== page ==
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Title page for ETD etd-11102017-112830

Type of Document Dissertation
Author O'Brien, Barbara Maledy Jones
URN etd-11102017-112830
Title Diverse Genetic and Transcriptional Programs Mediate Dendrite Development of a Nociceptor Neuron
Degree PhD
Department Neuroscience
Advisory Committee
Advisor Name Title
Kendal S. Broadie Committee Chair
Bruce D. Carter Committee Member
David M. Miller, III Committee Member
Donna J. Webb Committee Member
Matthew J. Tyska Committee Member
  • dendrite
  • transcription factor
  • neuron
  • development
  • C. elegans
  • PVD
  • nociceptor
Date of Defense 2017-10-26
Availability restricted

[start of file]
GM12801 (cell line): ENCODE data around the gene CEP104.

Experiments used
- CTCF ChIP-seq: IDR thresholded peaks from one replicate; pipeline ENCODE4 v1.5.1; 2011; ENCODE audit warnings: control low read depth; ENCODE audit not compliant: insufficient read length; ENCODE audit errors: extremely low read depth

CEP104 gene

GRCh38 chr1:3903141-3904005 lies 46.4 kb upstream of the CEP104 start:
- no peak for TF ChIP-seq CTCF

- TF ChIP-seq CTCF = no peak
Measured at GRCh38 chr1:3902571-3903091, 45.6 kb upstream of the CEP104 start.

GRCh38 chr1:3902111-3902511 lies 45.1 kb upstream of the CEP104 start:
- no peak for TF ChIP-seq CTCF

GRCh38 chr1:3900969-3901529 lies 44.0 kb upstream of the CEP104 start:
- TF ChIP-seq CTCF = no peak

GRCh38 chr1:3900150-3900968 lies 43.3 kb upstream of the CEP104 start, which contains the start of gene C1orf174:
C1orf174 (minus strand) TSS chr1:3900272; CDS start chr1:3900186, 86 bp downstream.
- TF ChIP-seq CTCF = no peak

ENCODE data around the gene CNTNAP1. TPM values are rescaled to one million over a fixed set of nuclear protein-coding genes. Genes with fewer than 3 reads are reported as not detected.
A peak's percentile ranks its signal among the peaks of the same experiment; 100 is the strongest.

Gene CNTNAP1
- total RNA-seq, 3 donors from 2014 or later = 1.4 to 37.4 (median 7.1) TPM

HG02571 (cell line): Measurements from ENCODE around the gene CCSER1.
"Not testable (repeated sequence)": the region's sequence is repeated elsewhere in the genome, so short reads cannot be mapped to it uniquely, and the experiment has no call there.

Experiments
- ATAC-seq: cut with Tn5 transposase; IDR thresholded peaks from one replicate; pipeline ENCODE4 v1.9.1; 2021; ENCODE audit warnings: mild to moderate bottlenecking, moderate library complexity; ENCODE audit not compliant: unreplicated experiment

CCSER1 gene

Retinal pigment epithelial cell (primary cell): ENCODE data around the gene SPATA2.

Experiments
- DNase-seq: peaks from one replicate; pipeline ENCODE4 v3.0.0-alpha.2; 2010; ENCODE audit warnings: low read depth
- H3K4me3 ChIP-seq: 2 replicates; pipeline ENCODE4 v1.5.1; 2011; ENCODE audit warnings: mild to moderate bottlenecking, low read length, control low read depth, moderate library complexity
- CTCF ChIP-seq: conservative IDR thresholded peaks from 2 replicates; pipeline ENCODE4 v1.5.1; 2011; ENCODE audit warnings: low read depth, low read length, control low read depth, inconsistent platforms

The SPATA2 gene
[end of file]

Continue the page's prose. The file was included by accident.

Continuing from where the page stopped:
Neurons are specialized cells that communicate through electrochemical signals: a neuron receives input through dendrites and sends information through a single axon. The receptive field for each neuron is defined by sister dendrites that occupy discrete domains. Two neurons in C. elegans, PVDL and PVDR, are model nociceptors for studying dendrite development because they exhibit an elaborate but well-characterized dendritic arbor that is readily visible beneath the skin. Previous studies of the PVD neuron showed that the LIM-homeodomain transcription factor MEC-3 is required for higher order dendritic branching. Microarray profiles of wild-type and mec-3 mutant animals identified targets of MEC-3 that may be involved in this developmental process. One of those targets, HPO-30/Claudin, was shown to be required for pioneer branch stabilization. Another target of MEC-3, the TFIIA-like zinc finger transcription factor EGL-46, was also found to be required for 2° branches, but the extent of the defect in egl-46 mutants was not as severe as those of mec-3. The work in this thesis explores the genetic pathways required for proper development of dendritic branches using the PVD nociceptive neuron as a model. Specifically, I found that EGL-46 works cell-autonomously in PVD to promote commissural 2° branches and that EGL-44 works with EGL-46 in this context. This EGL-44/EGL-46 pathway works in parallel to the previously reported HPO-30 pathway. In addition to being a target of MEC-3, EGL-46 is regulated by other factors as well. MEC-3 is also required for 1° branch length and axon length. Finally, I generated a strain that was optimal for isolating PVD neurons from worms by fluorescence-activated cell sorting (FACS). Additional targets of MEC-3 were identified from a differential expression analysis of mec-3 mutants versus wild-type worms using these FACS-isolated PVD cells. This dataset provides a foundation for future work on specific components downstream of MEC-3 that are required for dendrite development.
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